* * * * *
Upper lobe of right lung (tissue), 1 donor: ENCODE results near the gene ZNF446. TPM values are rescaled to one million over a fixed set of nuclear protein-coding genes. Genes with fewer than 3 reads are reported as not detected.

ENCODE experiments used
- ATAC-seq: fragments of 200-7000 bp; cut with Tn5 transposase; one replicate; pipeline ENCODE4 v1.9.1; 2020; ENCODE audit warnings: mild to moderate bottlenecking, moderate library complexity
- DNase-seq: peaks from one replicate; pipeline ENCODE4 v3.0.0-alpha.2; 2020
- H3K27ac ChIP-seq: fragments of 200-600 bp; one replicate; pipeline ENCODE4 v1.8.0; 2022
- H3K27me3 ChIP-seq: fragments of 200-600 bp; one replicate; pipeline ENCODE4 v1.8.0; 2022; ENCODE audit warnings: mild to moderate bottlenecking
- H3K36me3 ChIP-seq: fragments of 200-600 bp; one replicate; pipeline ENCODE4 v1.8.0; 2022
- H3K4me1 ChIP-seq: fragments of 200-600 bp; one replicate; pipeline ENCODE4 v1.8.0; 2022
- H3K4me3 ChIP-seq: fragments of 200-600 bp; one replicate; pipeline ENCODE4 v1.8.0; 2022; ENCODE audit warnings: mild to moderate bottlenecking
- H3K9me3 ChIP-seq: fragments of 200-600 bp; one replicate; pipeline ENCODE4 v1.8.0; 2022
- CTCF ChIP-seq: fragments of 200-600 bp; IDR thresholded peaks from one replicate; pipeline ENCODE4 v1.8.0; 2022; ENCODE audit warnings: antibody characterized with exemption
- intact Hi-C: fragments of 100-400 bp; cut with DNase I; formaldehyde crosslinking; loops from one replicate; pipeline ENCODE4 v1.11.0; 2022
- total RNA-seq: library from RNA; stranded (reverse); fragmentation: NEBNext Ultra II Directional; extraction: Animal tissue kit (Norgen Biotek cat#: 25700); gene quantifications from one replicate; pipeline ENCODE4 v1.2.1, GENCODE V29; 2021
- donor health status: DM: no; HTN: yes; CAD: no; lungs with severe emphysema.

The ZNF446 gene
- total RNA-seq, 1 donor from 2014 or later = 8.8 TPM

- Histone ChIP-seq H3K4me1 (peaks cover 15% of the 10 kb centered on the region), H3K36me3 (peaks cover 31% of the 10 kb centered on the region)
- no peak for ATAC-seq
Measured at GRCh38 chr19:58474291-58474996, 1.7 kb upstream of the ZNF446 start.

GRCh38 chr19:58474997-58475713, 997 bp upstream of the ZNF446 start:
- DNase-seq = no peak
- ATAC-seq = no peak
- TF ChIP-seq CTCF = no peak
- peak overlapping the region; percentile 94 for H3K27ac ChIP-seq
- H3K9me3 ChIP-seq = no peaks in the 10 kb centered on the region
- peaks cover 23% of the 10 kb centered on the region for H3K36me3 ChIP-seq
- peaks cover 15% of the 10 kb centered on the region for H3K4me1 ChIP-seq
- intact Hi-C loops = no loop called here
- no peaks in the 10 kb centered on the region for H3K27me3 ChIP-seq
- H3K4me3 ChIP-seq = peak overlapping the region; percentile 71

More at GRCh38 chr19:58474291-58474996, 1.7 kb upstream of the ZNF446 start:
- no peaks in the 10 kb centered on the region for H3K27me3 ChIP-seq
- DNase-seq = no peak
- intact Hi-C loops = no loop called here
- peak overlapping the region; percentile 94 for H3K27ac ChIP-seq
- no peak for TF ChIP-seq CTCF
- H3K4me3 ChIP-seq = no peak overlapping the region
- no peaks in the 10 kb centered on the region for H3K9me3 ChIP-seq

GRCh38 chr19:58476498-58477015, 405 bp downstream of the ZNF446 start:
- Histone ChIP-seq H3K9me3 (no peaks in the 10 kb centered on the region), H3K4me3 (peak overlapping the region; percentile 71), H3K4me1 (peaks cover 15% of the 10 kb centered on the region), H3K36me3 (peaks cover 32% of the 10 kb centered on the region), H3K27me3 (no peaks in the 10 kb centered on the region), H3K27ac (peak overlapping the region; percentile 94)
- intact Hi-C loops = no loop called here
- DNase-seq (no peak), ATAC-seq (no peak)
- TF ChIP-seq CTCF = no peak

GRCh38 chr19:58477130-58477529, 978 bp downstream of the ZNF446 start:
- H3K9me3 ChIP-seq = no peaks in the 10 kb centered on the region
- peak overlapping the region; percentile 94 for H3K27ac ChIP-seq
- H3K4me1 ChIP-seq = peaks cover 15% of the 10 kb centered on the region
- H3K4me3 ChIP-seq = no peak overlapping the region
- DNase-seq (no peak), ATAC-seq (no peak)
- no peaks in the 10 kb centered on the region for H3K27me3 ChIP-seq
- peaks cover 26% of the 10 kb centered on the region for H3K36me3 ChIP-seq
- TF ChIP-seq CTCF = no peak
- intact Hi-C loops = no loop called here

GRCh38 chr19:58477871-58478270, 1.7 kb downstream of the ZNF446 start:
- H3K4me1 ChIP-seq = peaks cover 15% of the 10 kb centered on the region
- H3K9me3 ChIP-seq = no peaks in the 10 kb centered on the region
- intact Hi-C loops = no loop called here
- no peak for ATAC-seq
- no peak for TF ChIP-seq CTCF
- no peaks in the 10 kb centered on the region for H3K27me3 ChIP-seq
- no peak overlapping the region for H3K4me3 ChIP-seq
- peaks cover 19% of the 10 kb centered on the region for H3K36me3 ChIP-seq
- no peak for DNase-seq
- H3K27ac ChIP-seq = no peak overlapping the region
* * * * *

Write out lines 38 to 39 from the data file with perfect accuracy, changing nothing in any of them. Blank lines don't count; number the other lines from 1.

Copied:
- no peaks in the 10 kb centered on the region for H3K9me3 ChIP-seq

GRCh38 chr19:58476498-58477015, 405 bp downstream of the ZNF446 start: